As someone watching on the outside, it may seem as though the team is rehearsing lines from a new play it just wrote, when in reality, it’s a script that is continually changing in preparation for the courtroom at Yale. All team members, as previously mentioned, have to prepare both a prosecution and defendant role for the competition. Some were prepared for both roles, while others had one role ready, but the other was a work in progress.

As the practice went on, Kreider gave advice to the team members as they went through their roles. While he may come off sassy, he handed out honest critiques to help his team for the weekend ahead:

“Stop sounding like an asshole,” he said to Hurley during her cross-examination practice.

“You are playing a dumbass cop,” he said to Riqueros for his witness character.

“For the love of God, do not make that motion,” he said to Riqueros for the same witness character.

“What is more important than mock trial? Literally, nothing,” he said to the team.

“No one is as obsessed with mock trial as I am,” he said to the team when talking about regionals, to which Colen responded, “Oh, I am. I’m just not as vocal about it as you are.”

The team brings the theatrics and intensity needed in the actual “courtroom” into the practice room anytime the members take their turn in practice. To give you an idea, Kandianis had to watch a video to get her into character before she practiced her opening statement as the defendant.

“What, are you going to cry?” Kreider said, skeptically.

“No, but it’ll get me angry!” Kandianis said, fast-forwarding the YouTube video she pulled up to the part she needed to watch.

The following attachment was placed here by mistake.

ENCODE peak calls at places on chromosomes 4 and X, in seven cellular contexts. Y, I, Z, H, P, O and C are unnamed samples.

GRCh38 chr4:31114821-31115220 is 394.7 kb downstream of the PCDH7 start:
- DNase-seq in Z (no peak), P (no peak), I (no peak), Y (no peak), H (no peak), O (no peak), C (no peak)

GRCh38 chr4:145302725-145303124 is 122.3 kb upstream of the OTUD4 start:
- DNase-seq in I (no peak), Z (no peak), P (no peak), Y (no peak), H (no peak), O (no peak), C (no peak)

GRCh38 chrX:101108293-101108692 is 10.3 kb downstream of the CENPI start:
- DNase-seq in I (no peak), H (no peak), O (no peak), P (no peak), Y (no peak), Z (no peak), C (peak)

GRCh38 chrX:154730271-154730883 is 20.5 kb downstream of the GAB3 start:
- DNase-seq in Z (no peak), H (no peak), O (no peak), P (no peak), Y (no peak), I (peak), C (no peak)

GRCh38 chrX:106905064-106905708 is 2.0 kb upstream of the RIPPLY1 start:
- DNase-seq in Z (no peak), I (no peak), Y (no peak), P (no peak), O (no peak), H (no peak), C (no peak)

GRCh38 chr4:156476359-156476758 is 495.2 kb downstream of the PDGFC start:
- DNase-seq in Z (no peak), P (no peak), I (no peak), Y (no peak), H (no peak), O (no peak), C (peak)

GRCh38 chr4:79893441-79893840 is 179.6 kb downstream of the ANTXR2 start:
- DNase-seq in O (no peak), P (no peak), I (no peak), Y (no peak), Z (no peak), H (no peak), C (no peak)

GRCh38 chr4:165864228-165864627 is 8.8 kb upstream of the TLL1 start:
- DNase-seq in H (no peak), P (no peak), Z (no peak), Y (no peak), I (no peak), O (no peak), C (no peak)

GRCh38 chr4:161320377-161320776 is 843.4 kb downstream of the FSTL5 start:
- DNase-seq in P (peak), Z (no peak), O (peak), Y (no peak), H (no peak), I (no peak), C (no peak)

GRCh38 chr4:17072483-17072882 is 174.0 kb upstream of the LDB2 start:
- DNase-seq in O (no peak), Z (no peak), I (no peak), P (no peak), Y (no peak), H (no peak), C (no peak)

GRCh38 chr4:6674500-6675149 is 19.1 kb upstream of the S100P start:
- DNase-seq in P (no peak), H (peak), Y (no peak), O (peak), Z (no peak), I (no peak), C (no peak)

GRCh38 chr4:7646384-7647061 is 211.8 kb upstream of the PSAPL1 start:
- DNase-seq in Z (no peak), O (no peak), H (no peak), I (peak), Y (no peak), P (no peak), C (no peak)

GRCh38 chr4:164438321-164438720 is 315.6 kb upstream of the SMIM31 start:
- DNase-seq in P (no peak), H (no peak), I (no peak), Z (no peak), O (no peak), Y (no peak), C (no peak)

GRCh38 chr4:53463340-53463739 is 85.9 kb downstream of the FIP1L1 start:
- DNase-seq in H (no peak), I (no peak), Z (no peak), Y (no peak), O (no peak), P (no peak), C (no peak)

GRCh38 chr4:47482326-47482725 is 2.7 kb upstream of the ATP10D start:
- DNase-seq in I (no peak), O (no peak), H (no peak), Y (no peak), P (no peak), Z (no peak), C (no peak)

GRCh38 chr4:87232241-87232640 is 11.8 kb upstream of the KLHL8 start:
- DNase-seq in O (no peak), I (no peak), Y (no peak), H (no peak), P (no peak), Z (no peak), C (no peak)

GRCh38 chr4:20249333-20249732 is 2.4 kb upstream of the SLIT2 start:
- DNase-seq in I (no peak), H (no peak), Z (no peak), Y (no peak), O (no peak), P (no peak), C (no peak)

“Okay,” Kreider said, eyebrow raised.

The preparation technique was worth waiting for, as Kandianis walked to side of the room and took a deep breath.

“Ladies and gentlemen of the jury,” she started. “Not every tragedy has a villain.”

She continued on with her speech in a way that seemed as though she were practicing lines for an episode for “Law and Order.” She started out soft, but her voice grew with her passion and a hint of anger as she progressed. Some of the team referred to the script to go over lines, but Kandianis didn’t have to.

When Kandianis finished, Kreider praised her for her performance, saying it was “super good” and snapping in approval.

Then it was Kreider’s turn to present his closing argument speech for his prosecution role. His performance was equally emotional, detailing how the 11-year-old that was shot in the presented civil case would not be able to go through life’s big moments because of her death. While he didn’t move the crowd as much as Kandianis, he delivered the same amount of intensity and energy as his teammate.

Mock trial is half theatre and improvisational acting, while the other half is understanding the law. And this team does a fine job at both.

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About the Author

Josh Glossner

Josh Glossner is a first generation Penn Stater majoring in print journalism from Bellefonte, Pa. He shares the same birthday as Jon Bon Jovi and Dr. Suess. You can find Josh rockin’ the 50s attire as a server at Baby’s Burgers and Shakes, where his milkshakes bring all the boys to the yard. He enjoys attempting to twerk in what little spare time he has and performs in local drag shows as Carrie Oakey.